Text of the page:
Tuscan charm finds its way to Wynnewood.
Debra Copit couldn’t imagine anywhere better than the Main Line to raise her young family. Well, maybe one place. “I love Italy,” she says. “That’s the only other place I’d live if I weren’t here.”
But since living in the Tuscan countryside isn’t conducive to her current lifestyle, Copit did the next best thing: She brought a bit of relaxed Italian living to her Wynnewood home.
Seven years after moving in, Copit and her husband, Steve, enlisted the expertise of Gardner/Fox Associates in Bryn Mawr to reconfigure the home’s first-floor layout. The house had certain things that appealed immediately to Copit, including a turret and a two-story foyer with a balcony landing and wrought iron banister. Of concern were the small, closed-off rooms. “I wanted an open, airy feel to the first floor,” says Copit. “With two boys (ages 6 and 7), it’s nice to be able to see what they’re doing if we’re in different rooms. And we entertain a lot, so rooms that flow into one another are ideal.”
As the central living space, the kitchen was in desperate need of a makeover. “I hated it,” Copit says. “The room was too small, and it had a sloping ceiling that made it feel even smaller.”
One feature was attractive to Copit: the Garland stove. But even that wasn’t really functional. “It sat right in the center of the kitchen,” she said. “That definitely didn’t work.”
For the bigger and better kitchen Copit desired, Gardner/Fox recommended famed designer Dave Stimmel of Stimmel Consulting Group in Ambler. “Dave was so instrumental in every detail that went into this room. It’s now everything I wanted it to be,” says Copit. “I tell him all the time that he’s a creative genius.”
Several-hundred Stimmel clients would agree with Copit’s assessment. In addition to his work on the Main Line, his services have been sought for projects as far away as England. His work has made the pages of more than 50 magazines in the last three years. Kitchen & Bath Business and Qualified Remodeler magazines have acknowledged his innovative designs, and HGTV regularly highlights his work. “My goal is to stay true to the craft, the project and the homeowners,” he says. “That’s how I plan on staying successful.”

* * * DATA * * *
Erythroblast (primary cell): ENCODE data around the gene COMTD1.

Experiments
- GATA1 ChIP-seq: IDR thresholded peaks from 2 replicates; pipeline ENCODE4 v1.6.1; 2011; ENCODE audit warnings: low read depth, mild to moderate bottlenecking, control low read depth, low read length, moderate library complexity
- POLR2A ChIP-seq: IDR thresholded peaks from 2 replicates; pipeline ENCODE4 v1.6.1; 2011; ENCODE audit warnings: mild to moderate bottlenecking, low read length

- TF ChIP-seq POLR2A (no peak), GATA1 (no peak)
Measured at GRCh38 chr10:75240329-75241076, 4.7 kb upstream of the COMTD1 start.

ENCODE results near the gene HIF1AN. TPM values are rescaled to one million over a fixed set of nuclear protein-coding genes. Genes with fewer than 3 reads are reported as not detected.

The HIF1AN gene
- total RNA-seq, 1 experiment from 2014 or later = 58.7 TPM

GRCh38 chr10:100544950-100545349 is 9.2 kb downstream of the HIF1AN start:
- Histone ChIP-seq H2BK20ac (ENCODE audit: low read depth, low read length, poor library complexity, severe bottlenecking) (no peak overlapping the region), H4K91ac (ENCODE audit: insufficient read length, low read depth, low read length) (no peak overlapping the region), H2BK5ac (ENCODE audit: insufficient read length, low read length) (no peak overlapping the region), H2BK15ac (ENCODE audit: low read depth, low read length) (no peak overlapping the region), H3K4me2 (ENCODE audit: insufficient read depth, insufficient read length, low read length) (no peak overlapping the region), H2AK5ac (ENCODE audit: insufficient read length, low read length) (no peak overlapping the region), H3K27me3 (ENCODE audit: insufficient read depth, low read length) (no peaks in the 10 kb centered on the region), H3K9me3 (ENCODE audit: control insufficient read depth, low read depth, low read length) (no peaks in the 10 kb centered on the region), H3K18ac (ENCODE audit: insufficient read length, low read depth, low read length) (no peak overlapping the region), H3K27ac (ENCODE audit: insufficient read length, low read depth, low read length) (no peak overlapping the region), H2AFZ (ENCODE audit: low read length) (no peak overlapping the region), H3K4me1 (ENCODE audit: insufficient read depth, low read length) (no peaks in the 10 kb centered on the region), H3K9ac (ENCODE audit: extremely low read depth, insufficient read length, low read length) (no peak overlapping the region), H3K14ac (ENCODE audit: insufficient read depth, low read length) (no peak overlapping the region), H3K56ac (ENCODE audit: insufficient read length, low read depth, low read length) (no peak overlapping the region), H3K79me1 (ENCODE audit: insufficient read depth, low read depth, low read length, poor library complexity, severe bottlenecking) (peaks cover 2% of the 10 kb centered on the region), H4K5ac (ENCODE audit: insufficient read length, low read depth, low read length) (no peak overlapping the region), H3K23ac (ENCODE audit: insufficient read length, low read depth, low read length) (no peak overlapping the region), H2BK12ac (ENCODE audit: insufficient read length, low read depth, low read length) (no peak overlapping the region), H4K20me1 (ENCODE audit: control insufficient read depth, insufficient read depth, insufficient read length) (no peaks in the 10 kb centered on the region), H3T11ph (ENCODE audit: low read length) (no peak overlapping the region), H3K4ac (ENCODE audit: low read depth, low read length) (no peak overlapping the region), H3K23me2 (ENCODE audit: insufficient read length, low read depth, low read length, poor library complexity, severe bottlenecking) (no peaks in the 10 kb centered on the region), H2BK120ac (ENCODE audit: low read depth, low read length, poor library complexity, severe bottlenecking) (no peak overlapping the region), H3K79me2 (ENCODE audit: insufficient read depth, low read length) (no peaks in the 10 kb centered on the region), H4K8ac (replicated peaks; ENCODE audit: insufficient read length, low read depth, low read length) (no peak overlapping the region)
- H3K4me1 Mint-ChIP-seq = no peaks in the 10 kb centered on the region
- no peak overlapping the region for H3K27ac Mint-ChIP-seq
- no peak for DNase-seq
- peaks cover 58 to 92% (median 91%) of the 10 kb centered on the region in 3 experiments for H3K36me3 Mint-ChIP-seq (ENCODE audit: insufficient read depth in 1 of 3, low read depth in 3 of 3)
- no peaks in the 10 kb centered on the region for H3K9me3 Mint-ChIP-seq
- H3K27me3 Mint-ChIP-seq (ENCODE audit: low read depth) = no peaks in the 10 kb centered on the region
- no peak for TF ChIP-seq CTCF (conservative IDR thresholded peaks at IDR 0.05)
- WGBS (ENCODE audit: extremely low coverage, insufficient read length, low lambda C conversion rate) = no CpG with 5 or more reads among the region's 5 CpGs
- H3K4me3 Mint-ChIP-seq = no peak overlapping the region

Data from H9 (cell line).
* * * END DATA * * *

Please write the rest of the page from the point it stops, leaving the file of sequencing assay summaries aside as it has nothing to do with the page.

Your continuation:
Since starting his own company eight years ago, Stimmel has designed for every budget, from kitchens under $10,000 to projects whose handcrafted wooden ceilings alone cost 10 times that amount. He’s even launched his own line of cabinetry.
“It’s not about the budget,” Stimmel says. “It’s about doing something creative and great.”
The Copits wanted their kitchen to be both showy and functional. “I knew they were going to be spending a lot of family time in there, as well as entertaining, so it had to fit both purposes,” Stimmel says. “Above everything else, a kitchen has to match the owners’ lifestyles.”
To accommodate all the amenities the Copits desired, Stimmel acquired additional space from an adjacent area that used to be a home office. In keeping with current trends, a majority of the appliances are fully integrated into Old World-style custom cabinetry done in a slightly distressed, cream glaze. “[Integration is what] everyone wants right now,” says Stimmel. “It continues to be very popular.”
The oversized refrigerator is hidden behind a furniture-style double-door armoire; a warming drawer and pullout drawers for the microwave and dishwasher keep things convenient for the young family. Copit also opted for one of the latest devices making its way into the kitchen these days: an in-counter Gaggenau steamer. “It’s a great way to keep cooking healthy,” she says.
A coffee center, complete with a Miele coffee, cappuccino and espresso maker, rivals the steamer as the couple’s favorite appliance. Stimmel’s design allows for plenty of extra display space in the cabinets, including two double-door display shelves for Copit to show off her favorite Italian pottery. “I fell in love with this pottery when I was in Italy,” she says.